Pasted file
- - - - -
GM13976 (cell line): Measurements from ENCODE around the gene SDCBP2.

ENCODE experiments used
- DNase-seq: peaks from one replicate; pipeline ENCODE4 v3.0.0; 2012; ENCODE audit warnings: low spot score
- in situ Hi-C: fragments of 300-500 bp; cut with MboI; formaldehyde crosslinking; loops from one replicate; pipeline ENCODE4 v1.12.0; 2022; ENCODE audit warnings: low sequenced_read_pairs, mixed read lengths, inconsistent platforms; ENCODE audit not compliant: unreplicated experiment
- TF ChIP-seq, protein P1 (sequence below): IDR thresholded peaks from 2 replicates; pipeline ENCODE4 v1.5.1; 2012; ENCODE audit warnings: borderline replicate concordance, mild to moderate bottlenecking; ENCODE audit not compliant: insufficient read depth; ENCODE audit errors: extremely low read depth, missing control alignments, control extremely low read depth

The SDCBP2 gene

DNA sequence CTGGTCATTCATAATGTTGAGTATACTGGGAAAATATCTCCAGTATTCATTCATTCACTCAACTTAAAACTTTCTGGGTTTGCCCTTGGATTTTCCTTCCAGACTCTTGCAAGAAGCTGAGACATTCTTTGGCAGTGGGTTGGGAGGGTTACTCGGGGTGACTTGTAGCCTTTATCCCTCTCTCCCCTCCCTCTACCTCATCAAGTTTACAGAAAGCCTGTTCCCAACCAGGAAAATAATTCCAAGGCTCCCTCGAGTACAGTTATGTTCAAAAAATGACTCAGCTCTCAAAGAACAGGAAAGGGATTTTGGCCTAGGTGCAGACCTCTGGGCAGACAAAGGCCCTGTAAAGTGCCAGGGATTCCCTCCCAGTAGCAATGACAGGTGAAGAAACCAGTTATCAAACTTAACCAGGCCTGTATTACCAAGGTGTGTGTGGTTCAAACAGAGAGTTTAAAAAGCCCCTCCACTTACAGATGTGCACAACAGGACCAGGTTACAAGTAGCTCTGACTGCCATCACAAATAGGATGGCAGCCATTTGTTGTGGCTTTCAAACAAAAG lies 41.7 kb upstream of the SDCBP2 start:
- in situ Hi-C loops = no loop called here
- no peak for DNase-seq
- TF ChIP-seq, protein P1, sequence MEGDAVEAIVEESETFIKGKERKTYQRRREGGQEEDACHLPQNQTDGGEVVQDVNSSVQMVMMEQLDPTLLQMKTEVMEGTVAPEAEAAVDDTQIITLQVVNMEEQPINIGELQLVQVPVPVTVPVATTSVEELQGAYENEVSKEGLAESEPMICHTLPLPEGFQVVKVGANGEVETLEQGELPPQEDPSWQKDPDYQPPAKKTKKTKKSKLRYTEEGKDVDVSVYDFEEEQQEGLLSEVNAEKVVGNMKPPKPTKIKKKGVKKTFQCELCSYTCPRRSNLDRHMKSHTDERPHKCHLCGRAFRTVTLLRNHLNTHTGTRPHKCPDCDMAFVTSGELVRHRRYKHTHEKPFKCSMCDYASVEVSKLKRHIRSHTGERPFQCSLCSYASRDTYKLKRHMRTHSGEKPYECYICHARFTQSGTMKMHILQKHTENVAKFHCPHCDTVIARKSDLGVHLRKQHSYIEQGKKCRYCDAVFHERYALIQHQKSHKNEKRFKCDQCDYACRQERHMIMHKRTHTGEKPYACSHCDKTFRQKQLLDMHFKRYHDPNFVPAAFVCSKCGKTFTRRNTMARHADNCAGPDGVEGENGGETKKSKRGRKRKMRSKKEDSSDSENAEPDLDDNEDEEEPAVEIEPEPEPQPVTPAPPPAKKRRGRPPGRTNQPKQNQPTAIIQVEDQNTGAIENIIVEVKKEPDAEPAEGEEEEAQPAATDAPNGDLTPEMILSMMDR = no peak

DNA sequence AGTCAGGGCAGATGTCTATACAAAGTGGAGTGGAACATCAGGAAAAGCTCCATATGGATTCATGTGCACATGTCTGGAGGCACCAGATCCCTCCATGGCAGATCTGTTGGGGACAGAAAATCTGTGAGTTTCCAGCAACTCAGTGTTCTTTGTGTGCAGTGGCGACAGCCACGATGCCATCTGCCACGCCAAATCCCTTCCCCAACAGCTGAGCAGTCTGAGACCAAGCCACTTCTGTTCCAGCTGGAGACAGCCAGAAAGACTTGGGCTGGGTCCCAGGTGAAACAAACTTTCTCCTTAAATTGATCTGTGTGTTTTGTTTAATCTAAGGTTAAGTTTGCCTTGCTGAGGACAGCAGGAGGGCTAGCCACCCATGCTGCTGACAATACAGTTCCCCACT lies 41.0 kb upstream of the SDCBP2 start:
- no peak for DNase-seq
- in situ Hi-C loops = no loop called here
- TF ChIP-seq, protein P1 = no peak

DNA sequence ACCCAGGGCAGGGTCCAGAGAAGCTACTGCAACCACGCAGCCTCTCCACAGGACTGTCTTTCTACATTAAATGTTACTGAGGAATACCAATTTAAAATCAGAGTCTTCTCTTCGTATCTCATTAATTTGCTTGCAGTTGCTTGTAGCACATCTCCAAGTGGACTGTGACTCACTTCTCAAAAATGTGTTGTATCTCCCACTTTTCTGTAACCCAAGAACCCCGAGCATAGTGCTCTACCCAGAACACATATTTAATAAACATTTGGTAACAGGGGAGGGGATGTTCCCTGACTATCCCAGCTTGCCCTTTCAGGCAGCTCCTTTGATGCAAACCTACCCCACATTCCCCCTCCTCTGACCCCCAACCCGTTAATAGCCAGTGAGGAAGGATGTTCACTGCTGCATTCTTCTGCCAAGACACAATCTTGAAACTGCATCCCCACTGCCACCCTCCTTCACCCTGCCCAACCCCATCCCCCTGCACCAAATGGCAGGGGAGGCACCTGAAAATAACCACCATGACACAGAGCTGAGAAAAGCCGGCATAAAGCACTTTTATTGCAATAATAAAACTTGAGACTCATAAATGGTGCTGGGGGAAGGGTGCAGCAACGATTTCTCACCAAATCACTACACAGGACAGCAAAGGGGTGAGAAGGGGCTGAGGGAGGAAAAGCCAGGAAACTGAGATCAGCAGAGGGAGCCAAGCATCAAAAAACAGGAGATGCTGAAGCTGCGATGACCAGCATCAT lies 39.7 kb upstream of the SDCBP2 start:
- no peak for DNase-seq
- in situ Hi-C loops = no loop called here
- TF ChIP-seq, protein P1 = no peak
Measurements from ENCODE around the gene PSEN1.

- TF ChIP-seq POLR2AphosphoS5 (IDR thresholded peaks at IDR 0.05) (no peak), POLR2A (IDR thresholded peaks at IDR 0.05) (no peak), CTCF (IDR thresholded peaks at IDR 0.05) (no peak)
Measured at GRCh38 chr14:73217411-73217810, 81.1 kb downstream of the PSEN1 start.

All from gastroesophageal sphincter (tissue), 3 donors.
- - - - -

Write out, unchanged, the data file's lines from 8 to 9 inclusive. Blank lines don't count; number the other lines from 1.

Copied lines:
- in situ Hi-C loops = no loop called here
- no peak for DNase-seq